Lessons Learned

Forecasting Weeks for Caribou, ME, Jackson, MS, and Grand Junction, CO


Welcome to the last three cities in the WxChallenge Forecasting Contest, hosted by the University of Oklahoma.  The forecasting contest includes participants nationwide who are meteorology students, professors, or professionals.  The gist of the contest is to focus on one city for two weeks, forecasting daily four times each week for high temperature, low temperature, maximum sustained wind speed, and precipitation total amount (liquid equivalent).  In the Meteo 410 Certificate of Weather Forecasting class, our assignments were to choose a lesson learned for each week of each forecasting city and write it into our ePortfolio.  We began with Orlando, FL and Fresno, CA, which constituted the second ePortfolio assignment.

For our third ePortfolio assignment, we continued the task of choosing a Lesson Learned from each forecast week, two per city, and elaborate on what we learned and how it affects our forecasting technique.  The next two weeks focused on Caribou, ME, and the two weeks after that took us down to Jackson, MS.  The final two weeks were centered in Grand Junction, CO. 

Caribou, ME is a city in the most northeastern part of the state of Maine, almost in Canada.  It's located 150 miles west of the Atlantic at an elevation of 625 ft., and enjoys the large temperature gradients and precipitation of low pressure systems moving from the Great Lakes and Canada.  Our challenges for these two weeks had to do with persistent cloud cover, winds, precipitation, and the timing of frontal boundary arrivals.  Clouds moving in quicker than anticipated ahead of a front and persistent clouds after the passage of a low pressure system turned out to be the bolts in the carburetor, providing fodder for both lessons learned. 

Jackson, MS lies in the warm, humid southeastern Gulf states, where mid latitude storm systems still have a chance to pack a punch into winter, with severe possibilities and large temperature gradients accompanying frontal boundaries.  It lies 45 miles east of the Mississippi River, and 150 miles north of the Gulf of Mexico, which almost constantly feeds moisture into the area on southeast winds.  It's elevation is at 291 ft. in low hills.  The timing of frontal boundaries and their subsequent cloud cover and precipitation proved to be one of our lessons learned for this city, the other being a reminder of the role the dry slot plays in a classic mid-latitude cyclone.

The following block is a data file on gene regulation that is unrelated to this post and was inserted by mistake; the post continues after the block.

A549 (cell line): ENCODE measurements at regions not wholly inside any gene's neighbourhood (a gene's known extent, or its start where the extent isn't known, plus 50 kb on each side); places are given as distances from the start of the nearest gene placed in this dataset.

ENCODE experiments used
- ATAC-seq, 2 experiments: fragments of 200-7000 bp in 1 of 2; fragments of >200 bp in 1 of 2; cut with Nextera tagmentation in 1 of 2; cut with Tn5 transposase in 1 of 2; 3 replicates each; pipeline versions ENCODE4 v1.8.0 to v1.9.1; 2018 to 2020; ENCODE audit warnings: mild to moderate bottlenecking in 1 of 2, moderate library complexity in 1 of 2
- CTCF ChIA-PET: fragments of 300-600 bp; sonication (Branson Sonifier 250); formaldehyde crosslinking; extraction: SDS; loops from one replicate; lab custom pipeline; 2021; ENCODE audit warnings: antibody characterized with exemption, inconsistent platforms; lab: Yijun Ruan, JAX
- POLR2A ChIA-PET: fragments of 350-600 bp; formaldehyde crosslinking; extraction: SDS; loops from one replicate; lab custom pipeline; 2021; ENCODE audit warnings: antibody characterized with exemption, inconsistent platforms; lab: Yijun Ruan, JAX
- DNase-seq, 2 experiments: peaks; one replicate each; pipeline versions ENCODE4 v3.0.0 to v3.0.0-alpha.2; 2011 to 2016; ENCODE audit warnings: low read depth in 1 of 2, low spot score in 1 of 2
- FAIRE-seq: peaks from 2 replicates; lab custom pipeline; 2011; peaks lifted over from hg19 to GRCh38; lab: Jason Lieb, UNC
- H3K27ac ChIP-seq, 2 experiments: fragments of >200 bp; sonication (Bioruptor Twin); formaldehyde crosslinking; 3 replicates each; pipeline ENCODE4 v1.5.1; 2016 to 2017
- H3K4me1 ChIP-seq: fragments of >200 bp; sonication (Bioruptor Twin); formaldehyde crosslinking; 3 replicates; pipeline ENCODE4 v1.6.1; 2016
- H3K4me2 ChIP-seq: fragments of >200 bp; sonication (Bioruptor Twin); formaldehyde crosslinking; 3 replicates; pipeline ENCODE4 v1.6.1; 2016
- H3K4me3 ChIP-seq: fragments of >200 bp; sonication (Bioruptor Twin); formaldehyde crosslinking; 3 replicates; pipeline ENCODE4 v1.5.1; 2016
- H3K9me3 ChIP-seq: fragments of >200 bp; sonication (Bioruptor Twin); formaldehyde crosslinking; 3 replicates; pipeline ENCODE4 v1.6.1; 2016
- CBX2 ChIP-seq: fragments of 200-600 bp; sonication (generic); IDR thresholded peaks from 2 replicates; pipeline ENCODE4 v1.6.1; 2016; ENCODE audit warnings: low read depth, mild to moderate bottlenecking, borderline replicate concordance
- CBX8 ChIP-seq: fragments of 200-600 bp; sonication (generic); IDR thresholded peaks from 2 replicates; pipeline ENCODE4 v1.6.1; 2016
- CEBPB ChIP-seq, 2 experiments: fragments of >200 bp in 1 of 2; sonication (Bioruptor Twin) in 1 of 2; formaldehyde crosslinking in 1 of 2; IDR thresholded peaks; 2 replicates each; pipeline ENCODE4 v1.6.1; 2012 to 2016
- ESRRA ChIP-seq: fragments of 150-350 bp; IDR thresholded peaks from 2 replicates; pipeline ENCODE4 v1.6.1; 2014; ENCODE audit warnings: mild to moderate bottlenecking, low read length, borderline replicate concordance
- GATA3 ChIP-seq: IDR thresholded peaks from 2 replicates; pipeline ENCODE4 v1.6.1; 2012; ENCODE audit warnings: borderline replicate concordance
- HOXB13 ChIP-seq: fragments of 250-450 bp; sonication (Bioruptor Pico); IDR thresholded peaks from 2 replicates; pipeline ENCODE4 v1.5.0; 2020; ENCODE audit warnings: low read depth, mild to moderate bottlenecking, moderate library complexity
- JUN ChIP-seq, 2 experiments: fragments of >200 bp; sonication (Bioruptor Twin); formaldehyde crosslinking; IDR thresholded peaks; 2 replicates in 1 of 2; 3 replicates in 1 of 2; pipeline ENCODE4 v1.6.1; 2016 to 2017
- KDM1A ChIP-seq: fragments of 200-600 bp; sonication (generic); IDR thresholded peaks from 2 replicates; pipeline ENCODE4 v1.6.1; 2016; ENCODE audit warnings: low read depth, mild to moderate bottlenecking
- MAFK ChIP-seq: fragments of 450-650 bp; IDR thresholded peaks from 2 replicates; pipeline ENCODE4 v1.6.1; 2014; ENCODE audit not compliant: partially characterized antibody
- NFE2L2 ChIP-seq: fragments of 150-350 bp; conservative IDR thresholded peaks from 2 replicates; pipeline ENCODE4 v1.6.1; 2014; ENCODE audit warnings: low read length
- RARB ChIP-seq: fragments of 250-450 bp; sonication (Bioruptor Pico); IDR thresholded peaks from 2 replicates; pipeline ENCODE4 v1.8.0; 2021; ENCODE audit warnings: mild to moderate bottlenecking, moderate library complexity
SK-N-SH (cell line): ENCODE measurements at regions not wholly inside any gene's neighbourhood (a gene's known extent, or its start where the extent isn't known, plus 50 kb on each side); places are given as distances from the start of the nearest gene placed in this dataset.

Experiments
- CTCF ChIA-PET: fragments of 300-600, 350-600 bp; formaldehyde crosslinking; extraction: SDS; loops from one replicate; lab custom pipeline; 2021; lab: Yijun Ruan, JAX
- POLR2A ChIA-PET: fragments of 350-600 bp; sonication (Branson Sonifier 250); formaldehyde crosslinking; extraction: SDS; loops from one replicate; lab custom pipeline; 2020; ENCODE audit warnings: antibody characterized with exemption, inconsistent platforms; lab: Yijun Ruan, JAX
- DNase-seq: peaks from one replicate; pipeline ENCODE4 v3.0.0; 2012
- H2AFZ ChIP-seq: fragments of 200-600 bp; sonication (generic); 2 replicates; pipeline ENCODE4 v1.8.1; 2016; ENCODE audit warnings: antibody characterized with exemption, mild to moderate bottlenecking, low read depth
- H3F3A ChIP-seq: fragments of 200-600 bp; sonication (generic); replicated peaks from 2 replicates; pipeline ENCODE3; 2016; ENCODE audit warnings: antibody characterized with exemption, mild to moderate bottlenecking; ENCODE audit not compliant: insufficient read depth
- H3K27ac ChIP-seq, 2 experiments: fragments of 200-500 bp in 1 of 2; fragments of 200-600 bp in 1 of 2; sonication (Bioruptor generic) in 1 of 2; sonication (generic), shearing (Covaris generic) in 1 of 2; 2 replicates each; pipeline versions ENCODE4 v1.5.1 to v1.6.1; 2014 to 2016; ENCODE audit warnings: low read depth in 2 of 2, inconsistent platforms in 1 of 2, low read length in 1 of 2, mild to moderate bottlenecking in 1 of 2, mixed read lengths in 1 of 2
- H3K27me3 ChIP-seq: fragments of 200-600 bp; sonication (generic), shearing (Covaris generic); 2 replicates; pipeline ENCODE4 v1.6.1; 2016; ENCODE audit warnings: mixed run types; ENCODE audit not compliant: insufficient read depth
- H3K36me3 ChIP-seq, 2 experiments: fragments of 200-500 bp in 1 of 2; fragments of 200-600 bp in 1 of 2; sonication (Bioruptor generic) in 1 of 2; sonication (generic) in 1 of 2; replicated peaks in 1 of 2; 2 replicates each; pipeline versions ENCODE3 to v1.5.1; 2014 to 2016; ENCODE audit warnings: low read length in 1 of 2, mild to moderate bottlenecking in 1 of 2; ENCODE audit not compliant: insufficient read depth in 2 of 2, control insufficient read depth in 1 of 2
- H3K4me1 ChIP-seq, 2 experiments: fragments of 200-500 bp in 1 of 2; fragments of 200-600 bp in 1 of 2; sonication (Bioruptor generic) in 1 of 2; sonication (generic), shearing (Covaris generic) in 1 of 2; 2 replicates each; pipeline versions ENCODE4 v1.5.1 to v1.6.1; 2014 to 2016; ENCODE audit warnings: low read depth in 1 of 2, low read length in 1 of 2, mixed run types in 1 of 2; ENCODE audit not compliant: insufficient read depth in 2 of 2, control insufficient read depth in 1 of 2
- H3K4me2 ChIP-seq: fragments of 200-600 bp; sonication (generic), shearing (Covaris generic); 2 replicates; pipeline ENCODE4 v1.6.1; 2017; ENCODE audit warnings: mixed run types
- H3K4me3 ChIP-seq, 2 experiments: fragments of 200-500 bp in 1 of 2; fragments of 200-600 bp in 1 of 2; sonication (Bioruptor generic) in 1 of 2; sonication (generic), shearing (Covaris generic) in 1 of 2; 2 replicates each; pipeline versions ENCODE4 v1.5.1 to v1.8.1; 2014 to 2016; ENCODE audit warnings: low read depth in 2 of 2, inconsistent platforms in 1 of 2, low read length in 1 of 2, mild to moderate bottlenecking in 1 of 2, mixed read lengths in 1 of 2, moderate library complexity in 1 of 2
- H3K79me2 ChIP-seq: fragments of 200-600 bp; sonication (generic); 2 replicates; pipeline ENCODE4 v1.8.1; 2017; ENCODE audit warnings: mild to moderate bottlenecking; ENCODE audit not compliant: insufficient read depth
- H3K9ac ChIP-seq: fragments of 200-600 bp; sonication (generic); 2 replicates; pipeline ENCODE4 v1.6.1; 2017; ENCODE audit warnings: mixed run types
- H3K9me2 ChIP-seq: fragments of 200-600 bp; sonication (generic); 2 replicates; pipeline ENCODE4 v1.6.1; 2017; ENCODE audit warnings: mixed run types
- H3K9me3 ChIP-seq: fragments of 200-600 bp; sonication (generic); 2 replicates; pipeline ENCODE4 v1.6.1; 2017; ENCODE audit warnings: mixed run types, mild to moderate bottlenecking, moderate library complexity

Grand Junction, CO is located in the Grand Valley high desert at 4,800 ft above sea level.  It's surrounded by mountains and is subject to valley breezes.  However, for our first forecasting period, a potent Arctic air mass with record snows came through and cast all the norms to the winds.  And those winds proved to be one of our biggest challenges for this city - down-valley winds and temperature inversions.  However, the effects of a strong arctic cold front behind a high-precipitation polar cold front proved to be the catalyst for our lesson learned.  MOS could not foresee the snowpack of record proportions nor how it would keep the temperatures so frigid.

Click on the city name below for an elaboration on each of the Lessons Learned complete with backup graphics.  In addition, I've added a section for synoptic-scale reflections, meaning reflections on the course as a whole.  A little weather humor there.  :D


Caribou ME - KCAR

Jackson MS - KJAN

Grand Junction CO - KGJT



Debbie Jarvis-Ferguson

Meteo 410

ePortfolio Assignment #3

December 17, 2006